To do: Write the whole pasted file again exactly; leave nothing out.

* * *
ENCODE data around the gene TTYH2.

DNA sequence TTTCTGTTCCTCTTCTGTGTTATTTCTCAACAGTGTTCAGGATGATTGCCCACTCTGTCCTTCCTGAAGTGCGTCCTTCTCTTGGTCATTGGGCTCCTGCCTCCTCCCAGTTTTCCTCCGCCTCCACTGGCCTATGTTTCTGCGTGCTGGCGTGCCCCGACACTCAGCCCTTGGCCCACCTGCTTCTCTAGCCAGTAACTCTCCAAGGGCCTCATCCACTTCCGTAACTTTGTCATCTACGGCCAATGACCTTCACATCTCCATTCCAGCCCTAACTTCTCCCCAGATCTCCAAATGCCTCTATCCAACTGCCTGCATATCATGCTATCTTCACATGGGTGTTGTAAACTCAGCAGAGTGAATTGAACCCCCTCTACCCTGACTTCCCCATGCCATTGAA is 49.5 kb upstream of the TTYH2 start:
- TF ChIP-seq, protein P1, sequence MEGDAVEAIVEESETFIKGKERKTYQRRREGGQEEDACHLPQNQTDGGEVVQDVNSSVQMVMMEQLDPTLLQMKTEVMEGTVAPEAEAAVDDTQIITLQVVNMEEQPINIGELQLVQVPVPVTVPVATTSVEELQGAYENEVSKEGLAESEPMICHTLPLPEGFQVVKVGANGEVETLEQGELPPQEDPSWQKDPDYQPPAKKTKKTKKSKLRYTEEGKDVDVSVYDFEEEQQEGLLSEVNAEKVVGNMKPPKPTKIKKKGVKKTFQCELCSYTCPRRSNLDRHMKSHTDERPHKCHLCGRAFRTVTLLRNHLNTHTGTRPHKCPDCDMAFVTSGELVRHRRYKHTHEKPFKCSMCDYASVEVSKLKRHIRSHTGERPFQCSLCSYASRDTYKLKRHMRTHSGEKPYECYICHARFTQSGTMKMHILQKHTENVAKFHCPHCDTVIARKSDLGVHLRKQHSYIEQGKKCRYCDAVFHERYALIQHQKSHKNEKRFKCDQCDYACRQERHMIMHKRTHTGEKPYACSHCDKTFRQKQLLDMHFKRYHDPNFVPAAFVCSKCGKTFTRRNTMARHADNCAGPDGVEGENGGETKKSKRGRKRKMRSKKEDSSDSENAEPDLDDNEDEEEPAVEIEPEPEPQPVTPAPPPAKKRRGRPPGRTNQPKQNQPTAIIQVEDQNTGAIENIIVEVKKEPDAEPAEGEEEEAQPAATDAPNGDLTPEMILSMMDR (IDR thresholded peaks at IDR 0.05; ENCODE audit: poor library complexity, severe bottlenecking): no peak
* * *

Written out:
ENCODE data around the gene TTYH2.

DNA sequence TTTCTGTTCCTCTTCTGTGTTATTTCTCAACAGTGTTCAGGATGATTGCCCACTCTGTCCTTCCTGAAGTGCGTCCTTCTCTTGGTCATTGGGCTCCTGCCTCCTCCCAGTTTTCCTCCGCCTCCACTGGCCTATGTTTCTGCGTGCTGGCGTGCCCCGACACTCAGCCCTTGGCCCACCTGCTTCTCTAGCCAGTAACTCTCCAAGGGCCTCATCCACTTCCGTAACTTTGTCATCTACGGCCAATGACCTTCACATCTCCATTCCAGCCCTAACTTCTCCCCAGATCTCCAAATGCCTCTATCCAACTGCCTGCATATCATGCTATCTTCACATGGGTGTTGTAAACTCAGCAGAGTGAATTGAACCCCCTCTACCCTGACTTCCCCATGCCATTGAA is 49.5 kb upstream of the TTYH2 start:
- TF ChIP-seq, protein P1, sequence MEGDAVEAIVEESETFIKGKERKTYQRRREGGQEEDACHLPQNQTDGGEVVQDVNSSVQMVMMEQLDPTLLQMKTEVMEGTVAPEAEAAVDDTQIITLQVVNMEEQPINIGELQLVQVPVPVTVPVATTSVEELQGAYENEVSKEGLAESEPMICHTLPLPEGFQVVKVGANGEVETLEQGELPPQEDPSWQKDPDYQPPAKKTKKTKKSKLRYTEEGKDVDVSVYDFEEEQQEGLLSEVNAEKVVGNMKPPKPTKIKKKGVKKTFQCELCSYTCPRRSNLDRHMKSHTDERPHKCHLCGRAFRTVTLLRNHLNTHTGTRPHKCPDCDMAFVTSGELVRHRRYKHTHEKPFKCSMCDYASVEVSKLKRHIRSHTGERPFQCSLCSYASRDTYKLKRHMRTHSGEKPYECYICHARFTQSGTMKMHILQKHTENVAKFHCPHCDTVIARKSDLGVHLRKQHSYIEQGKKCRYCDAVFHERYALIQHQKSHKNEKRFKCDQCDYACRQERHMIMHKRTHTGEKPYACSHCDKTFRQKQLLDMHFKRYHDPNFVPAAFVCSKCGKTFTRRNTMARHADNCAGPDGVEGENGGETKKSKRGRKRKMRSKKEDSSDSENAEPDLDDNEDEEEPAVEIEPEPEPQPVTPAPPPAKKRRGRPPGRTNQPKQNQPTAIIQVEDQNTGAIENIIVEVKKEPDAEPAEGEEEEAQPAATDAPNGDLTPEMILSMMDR (IDR thresholded peaks at IDR 0.05; ENCODE audit: poor library complexity, severe bottlenecking): no peak